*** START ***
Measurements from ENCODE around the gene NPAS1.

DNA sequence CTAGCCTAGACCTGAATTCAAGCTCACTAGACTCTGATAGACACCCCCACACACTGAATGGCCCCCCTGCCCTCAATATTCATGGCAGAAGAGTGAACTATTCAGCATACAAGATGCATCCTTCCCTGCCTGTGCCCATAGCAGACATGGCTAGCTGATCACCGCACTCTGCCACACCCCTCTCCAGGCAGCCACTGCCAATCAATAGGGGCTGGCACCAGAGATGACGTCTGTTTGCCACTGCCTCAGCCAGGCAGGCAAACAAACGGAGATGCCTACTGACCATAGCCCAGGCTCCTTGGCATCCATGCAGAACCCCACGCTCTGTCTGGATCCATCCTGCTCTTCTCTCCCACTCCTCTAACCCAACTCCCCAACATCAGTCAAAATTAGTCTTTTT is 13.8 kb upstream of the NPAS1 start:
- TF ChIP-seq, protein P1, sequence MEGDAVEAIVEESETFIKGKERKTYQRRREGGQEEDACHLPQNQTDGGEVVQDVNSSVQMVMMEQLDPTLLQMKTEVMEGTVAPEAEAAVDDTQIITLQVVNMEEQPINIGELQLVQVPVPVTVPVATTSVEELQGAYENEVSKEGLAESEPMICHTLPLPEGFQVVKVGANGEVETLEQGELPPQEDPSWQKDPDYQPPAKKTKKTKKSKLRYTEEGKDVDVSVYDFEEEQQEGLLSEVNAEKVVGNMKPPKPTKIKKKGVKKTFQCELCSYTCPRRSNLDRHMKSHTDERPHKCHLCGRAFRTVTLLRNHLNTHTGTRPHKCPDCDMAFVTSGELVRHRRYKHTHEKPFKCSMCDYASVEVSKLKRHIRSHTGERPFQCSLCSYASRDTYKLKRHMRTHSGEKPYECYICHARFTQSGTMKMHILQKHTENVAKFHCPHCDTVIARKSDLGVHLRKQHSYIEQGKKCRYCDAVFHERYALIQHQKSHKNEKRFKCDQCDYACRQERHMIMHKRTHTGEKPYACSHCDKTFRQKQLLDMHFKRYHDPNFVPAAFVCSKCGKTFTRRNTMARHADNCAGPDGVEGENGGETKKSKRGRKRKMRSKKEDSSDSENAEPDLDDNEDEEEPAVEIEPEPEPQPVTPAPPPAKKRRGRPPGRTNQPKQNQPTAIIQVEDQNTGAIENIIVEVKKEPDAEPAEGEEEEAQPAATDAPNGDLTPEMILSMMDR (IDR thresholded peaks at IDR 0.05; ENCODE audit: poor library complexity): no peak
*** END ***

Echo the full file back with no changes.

Measurements from ENCODE around the gene NPAS1.

DNA sequence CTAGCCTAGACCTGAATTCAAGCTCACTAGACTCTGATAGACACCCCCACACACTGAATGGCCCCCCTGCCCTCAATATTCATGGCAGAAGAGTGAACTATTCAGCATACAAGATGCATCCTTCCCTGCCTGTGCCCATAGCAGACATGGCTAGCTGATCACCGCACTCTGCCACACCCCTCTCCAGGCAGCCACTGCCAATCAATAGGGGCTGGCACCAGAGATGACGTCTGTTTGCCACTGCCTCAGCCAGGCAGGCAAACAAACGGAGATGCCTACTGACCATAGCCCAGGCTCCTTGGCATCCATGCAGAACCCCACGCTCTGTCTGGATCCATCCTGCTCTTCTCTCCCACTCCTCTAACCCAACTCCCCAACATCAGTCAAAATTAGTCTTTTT is 13.8 kb upstream of the NPAS1 start:
- TF ChIP-seq, protein P1, sequence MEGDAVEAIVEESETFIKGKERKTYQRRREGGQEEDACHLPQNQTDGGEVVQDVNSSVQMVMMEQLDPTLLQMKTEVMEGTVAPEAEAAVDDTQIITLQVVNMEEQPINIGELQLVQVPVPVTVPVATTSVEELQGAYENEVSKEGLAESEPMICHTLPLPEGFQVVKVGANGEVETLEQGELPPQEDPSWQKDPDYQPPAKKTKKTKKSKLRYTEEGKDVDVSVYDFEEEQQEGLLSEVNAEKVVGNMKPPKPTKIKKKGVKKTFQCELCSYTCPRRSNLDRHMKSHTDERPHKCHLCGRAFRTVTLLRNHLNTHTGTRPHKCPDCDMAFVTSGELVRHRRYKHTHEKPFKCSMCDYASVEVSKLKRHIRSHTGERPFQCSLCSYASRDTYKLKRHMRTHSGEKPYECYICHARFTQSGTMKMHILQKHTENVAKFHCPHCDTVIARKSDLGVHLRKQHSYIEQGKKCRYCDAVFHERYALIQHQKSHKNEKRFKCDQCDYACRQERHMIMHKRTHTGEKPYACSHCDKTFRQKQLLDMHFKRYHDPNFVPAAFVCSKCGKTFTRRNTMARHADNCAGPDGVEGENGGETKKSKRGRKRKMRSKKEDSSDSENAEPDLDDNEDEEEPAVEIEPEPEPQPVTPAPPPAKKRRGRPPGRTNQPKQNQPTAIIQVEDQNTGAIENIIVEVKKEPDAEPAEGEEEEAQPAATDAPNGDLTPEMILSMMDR (IDR thresholded peaks at IDR 0.05; ENCODE audit: poor library complexity): no peak